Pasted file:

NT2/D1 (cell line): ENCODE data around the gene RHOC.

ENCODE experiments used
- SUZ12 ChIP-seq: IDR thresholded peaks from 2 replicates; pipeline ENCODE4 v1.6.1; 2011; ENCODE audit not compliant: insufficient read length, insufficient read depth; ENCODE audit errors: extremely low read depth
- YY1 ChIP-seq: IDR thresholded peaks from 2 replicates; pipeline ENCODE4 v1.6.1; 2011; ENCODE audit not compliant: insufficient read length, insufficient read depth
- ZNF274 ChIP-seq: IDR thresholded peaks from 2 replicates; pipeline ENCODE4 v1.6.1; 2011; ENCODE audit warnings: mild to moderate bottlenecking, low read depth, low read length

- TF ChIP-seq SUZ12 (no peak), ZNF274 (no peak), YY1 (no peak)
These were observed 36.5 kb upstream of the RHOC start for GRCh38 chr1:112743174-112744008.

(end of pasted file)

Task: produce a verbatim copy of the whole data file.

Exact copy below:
NT2/D1 (cell line): ENCODE data around the gene RHOC.

ENCODE experiments used
- SUZ12 ChIP-seq: IDR thresholded peaks from 2 replicates; pipeline ENCODE4 v1.6.1; 2011; ENCODE audit not compliant: insufficient read length, insufficient read depth; ENCODE audit errors: extremely low read depth
- YY1 ChIP-seq: IDR thresholded peaks from 2 replicates; pipeline ENCODE4 v1.6.1; 2011; ENCODE audit not compliant: insufficient read length, insufficient read depth
- ZNF274 ChIP-seq: IDR thresholded peaks from 2 replicates; pipeline ENCODE4 v1.6.1; 2011; ENCODE audit warnings: mild to moderate bottlenecking, low read depth, low read length

- TF ChIP-seq SUZ12 (no peak), ZNF274 (no peak), YY1 (no peak)
These were observed 36.5 kb upstream of the RHOC start for GRCh38 chr1:112743174-112744008.